Dr. Mitchell S. V. Elkind, a member of the American Heart Association’s Board of Directors, is gravely concerned about the high rates of hypertension in New York City. And he’s pushing the city to do something about it.
Dr. Elkind recently submitted testimony to the New York City Board of Public Health, supporting the proposal to place a warning icon next to restaurant menu items when food possesses a dangerous level of sodium.
In a recent interview, Dr. Elkind, a neurology and epidemiology professor at Columbia University in New York, stated that “people really have no idea how much salt they’re eating, and many would be shocked to discover they can get their full recommended daily salt intake at a single meal, or even a single dish. We have to educate them every step of the way, instead of just putting out a pamphlet that nobody reads. Educating people at the place where they’re actually eating could make a big difference.”
In his comments to the Board of Health, Dr. Elkind emphasized that dietary salt consumption is one of the most important, modifiable factors that can impact one’s blood pressure. If we reduced our individual salt intake, even slightly, we could prevent as many as 32,000 deaths per year.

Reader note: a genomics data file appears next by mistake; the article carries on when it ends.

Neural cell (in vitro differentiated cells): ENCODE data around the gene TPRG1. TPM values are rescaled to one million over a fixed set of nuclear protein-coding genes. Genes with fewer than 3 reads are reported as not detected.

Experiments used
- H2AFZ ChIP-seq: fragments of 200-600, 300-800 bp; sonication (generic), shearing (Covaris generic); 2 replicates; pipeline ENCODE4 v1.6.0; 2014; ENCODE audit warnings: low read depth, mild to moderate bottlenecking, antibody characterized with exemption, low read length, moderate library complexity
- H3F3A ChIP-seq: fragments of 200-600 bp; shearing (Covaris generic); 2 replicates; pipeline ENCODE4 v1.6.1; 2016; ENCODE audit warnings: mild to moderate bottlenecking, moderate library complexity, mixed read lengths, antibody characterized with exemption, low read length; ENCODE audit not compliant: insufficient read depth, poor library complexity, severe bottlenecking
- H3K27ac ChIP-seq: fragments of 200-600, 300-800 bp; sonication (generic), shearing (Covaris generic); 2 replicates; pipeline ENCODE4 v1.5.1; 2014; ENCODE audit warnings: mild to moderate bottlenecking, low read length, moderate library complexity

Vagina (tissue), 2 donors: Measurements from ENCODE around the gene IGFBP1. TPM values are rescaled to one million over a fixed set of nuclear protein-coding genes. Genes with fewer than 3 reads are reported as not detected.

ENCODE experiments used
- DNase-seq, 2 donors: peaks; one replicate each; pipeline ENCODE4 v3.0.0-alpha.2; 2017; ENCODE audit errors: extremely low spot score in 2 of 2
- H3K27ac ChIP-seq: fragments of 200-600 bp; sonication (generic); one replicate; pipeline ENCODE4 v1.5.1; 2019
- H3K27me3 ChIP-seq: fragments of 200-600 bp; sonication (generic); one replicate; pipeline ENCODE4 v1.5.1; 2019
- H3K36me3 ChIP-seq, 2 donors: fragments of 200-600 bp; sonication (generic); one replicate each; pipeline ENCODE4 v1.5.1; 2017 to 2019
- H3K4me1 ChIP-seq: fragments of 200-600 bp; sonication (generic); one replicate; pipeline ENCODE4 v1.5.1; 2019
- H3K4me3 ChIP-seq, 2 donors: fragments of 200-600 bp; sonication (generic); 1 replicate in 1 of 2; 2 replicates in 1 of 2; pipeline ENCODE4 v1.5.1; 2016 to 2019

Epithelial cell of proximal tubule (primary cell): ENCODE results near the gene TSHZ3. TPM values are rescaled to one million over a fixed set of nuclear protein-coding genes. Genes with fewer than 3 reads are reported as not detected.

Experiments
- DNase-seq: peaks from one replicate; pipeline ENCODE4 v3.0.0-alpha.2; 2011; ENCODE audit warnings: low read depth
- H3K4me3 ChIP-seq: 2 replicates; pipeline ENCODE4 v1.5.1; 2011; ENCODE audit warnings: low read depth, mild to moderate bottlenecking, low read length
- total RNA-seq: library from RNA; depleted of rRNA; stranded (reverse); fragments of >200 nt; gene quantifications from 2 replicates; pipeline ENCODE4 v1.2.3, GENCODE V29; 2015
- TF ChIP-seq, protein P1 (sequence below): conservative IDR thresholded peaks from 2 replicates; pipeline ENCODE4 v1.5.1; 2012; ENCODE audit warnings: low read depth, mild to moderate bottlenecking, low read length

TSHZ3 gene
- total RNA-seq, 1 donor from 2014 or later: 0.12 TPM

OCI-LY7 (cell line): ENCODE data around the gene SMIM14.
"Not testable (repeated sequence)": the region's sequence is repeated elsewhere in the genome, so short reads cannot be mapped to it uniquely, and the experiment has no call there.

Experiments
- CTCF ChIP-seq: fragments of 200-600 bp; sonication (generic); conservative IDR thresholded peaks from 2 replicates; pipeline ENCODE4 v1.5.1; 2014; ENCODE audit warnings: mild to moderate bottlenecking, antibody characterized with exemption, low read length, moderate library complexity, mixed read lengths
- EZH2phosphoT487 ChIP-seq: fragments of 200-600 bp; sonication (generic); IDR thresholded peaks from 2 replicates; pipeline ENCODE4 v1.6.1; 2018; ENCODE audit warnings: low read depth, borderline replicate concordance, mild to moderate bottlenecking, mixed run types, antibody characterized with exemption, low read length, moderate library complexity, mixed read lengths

In research published in 2012, Dr. Elkind worked with a team of clinicians and epidemiologists to analyze data from a cohort study designed to determine stroke incidence, risk factors, and prognosis in a multiethnic urban population from northern Manhattan. Their findings underscore the need for public health initiatives, like the proposal in NYC, to reduce the sodium level in our food supply.
Dr. Elkind, as an advocate for the American Heart Association, looks forward to the NYC Board of Health’s vote on the Sodium Warning Icon proposal and its swift implementation this winter.